Which scanning probe electrochemistry technique?Latest updated: January 5, 2022
Understanding Scanning Probe Electrochemistry Techniques
Using the M470 it is possible to perform one of five distinct scanning probe electrochemistry techniques. With each technique offering a different insight into the sample of interest, the M470 has unmatched flexibility for measurement of the local electrochemistry of the sample. However, when faced with all this choice, at times it can be difficult for users to decide exactly which technique is best. Sometimes selecting the best technique is obvious, for example when specific data is of interest, other times users may need to consider a number of factors, like technique resolution, and sample properties. This article aims to help users determine the best technique for their experiment.
When determining the most appropriate technique there are a number of factors the user should consider. These include:
- The data of interest
- The sample properties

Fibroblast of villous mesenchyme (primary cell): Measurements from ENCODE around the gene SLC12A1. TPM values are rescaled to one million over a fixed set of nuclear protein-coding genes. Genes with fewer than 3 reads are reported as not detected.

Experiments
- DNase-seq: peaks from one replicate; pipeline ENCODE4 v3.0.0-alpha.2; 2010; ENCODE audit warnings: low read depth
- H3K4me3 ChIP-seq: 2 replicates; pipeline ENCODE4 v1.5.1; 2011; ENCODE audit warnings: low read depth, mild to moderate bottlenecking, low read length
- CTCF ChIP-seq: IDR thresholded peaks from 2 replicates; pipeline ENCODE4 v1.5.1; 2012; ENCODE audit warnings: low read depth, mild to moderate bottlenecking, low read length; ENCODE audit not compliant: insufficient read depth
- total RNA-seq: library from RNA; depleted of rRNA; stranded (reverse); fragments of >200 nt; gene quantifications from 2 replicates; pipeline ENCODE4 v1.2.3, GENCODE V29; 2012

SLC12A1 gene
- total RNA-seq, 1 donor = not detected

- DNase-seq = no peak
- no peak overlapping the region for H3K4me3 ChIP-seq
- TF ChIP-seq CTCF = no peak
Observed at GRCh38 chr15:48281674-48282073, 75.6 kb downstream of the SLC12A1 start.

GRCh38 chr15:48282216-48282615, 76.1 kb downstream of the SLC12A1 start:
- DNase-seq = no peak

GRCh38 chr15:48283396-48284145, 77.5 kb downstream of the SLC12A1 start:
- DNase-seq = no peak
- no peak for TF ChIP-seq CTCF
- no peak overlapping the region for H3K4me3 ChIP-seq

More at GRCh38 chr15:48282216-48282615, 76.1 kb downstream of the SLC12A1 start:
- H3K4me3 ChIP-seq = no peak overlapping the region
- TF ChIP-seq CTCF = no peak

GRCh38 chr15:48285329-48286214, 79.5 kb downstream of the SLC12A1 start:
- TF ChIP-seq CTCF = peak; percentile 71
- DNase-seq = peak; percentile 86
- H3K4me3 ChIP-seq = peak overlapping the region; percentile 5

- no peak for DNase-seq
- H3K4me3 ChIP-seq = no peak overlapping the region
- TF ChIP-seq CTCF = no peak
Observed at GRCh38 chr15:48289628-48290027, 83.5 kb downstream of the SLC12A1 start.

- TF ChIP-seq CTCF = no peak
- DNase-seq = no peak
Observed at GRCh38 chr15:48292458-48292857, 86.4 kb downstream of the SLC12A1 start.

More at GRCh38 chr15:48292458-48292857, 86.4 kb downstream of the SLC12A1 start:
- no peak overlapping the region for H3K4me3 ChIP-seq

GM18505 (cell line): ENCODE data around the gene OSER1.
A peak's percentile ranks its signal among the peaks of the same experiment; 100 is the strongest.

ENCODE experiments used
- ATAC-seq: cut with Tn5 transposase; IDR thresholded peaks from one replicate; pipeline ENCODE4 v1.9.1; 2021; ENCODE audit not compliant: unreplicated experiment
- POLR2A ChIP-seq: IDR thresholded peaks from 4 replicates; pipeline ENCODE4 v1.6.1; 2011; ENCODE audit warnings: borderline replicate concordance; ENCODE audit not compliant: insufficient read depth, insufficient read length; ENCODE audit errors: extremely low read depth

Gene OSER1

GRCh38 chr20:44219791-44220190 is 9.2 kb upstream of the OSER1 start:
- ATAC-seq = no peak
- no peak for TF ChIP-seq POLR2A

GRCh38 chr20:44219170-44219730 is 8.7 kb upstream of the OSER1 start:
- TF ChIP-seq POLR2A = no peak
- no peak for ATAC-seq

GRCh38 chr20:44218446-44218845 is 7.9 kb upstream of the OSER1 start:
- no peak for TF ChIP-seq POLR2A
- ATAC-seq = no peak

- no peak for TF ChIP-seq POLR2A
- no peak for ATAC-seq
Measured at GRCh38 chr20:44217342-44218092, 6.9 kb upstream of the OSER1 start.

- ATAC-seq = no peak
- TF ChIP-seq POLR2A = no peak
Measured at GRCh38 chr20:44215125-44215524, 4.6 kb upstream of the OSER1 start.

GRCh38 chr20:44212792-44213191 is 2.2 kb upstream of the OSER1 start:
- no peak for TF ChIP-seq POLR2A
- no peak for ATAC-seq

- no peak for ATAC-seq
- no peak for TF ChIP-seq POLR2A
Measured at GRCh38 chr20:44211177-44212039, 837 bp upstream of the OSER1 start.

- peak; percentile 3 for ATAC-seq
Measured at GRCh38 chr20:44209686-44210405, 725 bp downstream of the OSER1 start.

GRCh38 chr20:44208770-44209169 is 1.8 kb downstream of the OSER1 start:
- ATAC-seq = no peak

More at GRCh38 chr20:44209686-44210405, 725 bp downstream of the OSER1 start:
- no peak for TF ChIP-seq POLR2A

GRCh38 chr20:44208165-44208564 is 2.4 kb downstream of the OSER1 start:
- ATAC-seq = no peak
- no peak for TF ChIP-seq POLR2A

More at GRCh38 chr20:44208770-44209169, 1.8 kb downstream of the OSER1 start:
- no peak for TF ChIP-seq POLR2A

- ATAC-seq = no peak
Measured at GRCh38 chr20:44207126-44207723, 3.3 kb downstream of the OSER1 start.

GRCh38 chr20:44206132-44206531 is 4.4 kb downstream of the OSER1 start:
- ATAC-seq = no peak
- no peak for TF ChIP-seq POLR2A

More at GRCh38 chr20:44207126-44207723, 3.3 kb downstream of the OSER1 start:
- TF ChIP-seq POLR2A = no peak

- The electrolyte
- The desired resolution
The data of interest
There are five distinct scanning probe electrochemistry technique types on the M470, all allowing different sample characteristics to be measured. These techniques are: Local Electrochemical Impedance Spectroscopy (LEIS), Scanning Droplet Cell (SDC), Scanning Electrochemical Microscopy (SECM), Scanning Kelvin Probe (SKP), and Scanning Vibrating Electrode Technique (SVET); for simplicity we will not include the Optical Surface Profiler (OSP) used to measure topography only. In some cases, only one technique can be used to measure the signal of interest, while in others, users may have a few options to obtain the same data. When electrochemical activity, as apparent by changes in local current, is of interest both SECM and SDC can be used to obtain this data, however unlike SDC, SECM (specifically Intermittent Contact (ic)-SECM) can also be used to measure the topography of the sample of interest. SECM and SDC also overlap in the fact that they can be used in their ac-modes to measure sample impedance. Along with LEIS, these three techniques make up the limited group of techniques to measure local impedance. Using SKP it is possible to measure the Contact Potential Difference of a sample, which is directly related to both the work function and the Corrosion Potential (Ecorr) of the sample. Finally using SVET it is possible to determine the local current density of a sample in solution, this is achieved through conversion of the raw potential data measured. The different data measured by each technique, and overlap between this data, is simplified in the Venn diagram in Fig. 1.